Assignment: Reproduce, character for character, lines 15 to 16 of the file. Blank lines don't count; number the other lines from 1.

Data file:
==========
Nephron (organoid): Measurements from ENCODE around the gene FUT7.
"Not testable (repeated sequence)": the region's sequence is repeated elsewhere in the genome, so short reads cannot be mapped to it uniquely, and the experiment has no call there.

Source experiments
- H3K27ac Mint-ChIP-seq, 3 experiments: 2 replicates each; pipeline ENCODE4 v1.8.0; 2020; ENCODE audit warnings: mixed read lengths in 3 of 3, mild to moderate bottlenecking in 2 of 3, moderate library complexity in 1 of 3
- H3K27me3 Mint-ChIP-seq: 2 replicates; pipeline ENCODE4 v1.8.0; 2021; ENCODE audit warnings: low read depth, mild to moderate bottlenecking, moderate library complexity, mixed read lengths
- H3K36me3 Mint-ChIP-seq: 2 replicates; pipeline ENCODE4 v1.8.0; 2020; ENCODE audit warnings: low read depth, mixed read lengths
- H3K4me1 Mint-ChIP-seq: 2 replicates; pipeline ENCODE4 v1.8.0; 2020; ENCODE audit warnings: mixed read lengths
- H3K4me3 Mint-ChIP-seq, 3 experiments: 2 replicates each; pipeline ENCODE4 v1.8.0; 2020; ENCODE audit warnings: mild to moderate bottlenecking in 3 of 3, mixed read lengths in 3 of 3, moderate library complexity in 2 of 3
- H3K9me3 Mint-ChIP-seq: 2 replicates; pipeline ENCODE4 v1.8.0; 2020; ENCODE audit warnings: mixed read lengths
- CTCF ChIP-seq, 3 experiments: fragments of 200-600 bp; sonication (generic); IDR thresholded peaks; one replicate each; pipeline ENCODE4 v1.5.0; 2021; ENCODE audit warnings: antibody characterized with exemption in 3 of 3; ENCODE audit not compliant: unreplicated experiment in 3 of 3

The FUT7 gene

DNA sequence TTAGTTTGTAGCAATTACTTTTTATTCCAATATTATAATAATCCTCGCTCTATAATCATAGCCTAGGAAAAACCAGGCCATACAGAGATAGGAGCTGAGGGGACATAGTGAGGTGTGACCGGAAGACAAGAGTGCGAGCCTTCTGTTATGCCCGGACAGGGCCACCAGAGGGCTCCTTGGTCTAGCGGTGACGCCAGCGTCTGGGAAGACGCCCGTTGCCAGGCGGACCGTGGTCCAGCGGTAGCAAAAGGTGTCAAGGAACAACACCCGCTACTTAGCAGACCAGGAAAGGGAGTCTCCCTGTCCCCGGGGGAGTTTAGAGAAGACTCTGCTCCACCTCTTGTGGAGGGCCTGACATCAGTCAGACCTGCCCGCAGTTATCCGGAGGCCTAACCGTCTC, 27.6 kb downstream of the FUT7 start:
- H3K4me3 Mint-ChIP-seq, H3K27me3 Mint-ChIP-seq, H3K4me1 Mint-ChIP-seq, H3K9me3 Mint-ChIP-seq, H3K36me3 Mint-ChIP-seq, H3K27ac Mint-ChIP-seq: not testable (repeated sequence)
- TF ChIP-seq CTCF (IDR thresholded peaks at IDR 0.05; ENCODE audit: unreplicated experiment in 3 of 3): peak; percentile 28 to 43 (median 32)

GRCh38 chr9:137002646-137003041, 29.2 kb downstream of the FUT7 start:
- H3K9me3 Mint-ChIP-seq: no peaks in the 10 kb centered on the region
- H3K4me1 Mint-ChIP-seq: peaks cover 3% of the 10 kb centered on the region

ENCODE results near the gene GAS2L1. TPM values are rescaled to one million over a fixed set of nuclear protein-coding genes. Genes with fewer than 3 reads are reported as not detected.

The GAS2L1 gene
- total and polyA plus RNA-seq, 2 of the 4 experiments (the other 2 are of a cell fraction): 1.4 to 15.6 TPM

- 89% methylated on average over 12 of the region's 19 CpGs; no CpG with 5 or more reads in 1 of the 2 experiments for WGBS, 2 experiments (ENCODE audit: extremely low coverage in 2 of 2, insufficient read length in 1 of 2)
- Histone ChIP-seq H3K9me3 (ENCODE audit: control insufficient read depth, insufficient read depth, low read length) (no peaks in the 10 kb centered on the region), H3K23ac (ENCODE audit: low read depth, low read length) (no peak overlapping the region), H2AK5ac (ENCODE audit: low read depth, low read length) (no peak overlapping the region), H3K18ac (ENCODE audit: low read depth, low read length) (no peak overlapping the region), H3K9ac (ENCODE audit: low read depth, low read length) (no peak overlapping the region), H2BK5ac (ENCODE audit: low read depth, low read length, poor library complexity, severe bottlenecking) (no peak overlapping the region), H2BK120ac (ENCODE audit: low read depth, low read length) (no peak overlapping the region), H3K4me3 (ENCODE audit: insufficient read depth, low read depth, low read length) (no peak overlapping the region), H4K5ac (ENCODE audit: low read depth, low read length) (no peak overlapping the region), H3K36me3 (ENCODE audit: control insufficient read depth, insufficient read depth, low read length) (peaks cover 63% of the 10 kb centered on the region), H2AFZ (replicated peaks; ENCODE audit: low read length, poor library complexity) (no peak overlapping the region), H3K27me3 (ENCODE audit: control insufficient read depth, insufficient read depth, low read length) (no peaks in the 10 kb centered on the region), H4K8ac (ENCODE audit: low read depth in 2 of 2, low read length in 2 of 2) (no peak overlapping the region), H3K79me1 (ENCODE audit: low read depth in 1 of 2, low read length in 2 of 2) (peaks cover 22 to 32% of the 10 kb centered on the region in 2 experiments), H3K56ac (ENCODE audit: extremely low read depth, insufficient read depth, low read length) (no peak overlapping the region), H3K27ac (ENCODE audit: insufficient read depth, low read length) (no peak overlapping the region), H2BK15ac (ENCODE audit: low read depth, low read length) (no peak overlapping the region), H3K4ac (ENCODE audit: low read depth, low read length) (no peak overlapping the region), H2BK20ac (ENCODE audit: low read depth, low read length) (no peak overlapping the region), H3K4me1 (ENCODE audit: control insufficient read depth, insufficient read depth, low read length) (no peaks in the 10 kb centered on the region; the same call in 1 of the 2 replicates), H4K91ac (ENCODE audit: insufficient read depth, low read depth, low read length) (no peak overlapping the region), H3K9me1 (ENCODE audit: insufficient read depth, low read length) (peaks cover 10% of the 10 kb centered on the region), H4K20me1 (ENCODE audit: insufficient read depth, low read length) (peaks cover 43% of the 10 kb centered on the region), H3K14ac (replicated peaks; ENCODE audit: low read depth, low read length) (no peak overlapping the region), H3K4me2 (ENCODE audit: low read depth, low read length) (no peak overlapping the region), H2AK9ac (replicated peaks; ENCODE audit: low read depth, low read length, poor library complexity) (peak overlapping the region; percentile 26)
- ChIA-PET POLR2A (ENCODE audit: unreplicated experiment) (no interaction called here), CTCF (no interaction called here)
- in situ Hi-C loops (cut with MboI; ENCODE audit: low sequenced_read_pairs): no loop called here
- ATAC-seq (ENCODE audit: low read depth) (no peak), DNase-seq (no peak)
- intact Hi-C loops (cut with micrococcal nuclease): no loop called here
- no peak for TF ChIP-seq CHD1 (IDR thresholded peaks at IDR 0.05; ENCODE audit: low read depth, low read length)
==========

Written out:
GRCh38 chr9:137002646-137003041, 29.2 kb downstream of the FUT7 start:
- H3K9me3 Mint-ChIP-seq: no peaks in the 10 kb centered on the region